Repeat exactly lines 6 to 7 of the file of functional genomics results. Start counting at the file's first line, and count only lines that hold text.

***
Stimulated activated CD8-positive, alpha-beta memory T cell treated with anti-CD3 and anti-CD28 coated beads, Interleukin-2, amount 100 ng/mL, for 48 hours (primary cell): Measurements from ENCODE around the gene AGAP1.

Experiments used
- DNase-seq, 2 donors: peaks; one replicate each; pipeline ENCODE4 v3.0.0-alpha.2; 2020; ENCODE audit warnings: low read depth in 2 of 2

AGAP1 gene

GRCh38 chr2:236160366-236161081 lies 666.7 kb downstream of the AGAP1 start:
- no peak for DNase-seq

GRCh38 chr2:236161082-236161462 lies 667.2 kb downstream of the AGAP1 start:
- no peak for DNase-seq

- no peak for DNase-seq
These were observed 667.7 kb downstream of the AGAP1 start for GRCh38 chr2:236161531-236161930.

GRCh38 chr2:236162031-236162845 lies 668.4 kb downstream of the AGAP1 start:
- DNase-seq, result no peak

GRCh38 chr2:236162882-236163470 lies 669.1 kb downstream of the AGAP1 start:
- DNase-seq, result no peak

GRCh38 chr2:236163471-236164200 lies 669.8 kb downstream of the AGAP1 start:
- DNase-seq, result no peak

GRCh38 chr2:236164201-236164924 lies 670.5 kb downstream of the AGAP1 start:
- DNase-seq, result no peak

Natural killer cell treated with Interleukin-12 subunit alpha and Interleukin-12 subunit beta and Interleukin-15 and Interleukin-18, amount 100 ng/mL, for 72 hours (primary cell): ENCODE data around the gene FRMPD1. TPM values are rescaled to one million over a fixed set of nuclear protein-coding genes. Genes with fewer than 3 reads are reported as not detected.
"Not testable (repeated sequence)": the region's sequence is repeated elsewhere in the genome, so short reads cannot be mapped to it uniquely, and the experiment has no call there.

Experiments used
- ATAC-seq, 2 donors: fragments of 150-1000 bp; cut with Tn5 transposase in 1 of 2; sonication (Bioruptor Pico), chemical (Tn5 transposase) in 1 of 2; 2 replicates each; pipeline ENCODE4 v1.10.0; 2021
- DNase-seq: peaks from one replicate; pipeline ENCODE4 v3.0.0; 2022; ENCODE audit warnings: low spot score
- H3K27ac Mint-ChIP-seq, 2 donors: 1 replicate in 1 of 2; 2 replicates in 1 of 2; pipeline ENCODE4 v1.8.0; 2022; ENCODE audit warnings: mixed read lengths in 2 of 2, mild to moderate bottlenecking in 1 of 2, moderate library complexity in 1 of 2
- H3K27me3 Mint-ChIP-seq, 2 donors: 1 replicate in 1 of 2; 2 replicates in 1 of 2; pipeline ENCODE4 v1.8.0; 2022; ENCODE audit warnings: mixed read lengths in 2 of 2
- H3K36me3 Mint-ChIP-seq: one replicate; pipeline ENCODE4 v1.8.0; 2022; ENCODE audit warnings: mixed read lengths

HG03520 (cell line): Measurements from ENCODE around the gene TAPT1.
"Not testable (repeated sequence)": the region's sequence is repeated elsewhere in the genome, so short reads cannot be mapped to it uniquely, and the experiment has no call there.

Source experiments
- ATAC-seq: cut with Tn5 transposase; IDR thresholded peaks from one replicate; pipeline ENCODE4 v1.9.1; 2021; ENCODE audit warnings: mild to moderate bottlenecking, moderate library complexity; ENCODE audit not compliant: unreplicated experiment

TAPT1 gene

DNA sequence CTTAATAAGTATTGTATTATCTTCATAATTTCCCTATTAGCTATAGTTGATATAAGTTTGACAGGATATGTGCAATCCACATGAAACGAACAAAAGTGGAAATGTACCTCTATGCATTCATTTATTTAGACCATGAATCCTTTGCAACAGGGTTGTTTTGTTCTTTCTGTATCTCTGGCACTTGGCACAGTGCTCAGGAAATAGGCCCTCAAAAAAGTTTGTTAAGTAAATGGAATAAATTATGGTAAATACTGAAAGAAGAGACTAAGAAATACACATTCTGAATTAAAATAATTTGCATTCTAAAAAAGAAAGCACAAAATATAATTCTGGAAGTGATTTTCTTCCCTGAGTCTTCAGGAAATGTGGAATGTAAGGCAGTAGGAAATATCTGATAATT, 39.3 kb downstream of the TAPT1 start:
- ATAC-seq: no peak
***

- no peak for DNase-seq

GRCh38 chr2:236161082-236161462 lies 667.2 kb downstream of the AGAP1 start: